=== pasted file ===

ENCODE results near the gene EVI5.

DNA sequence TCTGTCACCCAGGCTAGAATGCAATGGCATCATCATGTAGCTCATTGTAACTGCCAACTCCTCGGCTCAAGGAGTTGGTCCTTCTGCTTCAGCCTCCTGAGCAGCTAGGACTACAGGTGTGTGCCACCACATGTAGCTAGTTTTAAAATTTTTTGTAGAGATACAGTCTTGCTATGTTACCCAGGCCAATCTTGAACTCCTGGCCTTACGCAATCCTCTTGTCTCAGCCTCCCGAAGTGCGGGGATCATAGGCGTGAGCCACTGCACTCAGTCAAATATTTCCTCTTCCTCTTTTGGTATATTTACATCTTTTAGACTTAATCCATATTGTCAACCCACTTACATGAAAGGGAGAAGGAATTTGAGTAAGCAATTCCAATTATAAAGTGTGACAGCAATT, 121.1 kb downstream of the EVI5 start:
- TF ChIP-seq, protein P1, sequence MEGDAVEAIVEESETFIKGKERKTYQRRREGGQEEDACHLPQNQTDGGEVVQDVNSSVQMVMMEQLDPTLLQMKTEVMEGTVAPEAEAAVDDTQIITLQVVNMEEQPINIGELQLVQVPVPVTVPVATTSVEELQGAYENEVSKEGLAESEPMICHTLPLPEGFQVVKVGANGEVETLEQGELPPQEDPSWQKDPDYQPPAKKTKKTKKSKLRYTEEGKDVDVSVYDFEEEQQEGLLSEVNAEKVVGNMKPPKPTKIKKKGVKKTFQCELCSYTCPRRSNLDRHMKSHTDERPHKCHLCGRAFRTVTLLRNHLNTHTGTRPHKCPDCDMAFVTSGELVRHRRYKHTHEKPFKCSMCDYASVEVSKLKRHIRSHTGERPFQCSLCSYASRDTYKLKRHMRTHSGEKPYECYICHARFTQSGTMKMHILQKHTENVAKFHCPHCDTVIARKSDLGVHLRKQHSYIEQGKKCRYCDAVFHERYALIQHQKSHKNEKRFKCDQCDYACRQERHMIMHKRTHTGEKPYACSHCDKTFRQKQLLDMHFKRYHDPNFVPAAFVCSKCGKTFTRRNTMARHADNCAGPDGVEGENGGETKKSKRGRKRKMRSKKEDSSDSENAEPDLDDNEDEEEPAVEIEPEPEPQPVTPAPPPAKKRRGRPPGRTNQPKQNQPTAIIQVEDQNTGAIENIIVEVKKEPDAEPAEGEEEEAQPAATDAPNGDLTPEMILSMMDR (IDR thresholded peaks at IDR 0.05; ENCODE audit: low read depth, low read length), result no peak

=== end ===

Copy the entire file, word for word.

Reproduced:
ENCODE results near the gene EVI5.

DNA sequence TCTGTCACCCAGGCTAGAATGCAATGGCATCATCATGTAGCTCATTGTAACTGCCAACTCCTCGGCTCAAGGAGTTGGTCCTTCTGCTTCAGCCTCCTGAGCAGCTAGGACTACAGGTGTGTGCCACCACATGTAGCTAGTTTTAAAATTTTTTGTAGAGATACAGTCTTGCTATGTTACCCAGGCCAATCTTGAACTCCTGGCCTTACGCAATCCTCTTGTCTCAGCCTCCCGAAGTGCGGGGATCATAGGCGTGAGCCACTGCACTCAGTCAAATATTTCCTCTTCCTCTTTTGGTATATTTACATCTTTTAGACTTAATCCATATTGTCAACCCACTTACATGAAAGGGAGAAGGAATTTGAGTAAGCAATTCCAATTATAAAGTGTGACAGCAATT, 121.1 kb downstream of the EVI5 start:
- TF ChIP-seq, protein P1, sequence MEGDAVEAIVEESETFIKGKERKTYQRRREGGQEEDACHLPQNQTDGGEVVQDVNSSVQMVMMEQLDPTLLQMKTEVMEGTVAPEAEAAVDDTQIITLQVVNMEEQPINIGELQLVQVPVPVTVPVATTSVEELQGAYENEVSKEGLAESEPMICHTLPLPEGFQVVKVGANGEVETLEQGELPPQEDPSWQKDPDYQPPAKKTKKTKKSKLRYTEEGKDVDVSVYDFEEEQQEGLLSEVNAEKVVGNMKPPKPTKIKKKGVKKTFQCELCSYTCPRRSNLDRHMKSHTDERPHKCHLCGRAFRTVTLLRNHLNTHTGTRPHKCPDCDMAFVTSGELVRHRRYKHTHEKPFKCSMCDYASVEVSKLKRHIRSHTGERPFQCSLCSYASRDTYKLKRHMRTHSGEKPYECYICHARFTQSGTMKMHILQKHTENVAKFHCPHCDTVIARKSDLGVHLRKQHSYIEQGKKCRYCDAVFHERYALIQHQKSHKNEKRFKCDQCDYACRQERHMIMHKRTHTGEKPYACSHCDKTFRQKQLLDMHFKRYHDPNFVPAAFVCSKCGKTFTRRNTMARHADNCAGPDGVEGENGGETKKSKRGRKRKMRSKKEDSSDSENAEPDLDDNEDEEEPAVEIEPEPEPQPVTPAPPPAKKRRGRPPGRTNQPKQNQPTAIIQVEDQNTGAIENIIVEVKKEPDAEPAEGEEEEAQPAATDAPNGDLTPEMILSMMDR (IDR thresholded peaks at IDR 0.05; ENCODE audit: low read depth, low read length), result no peak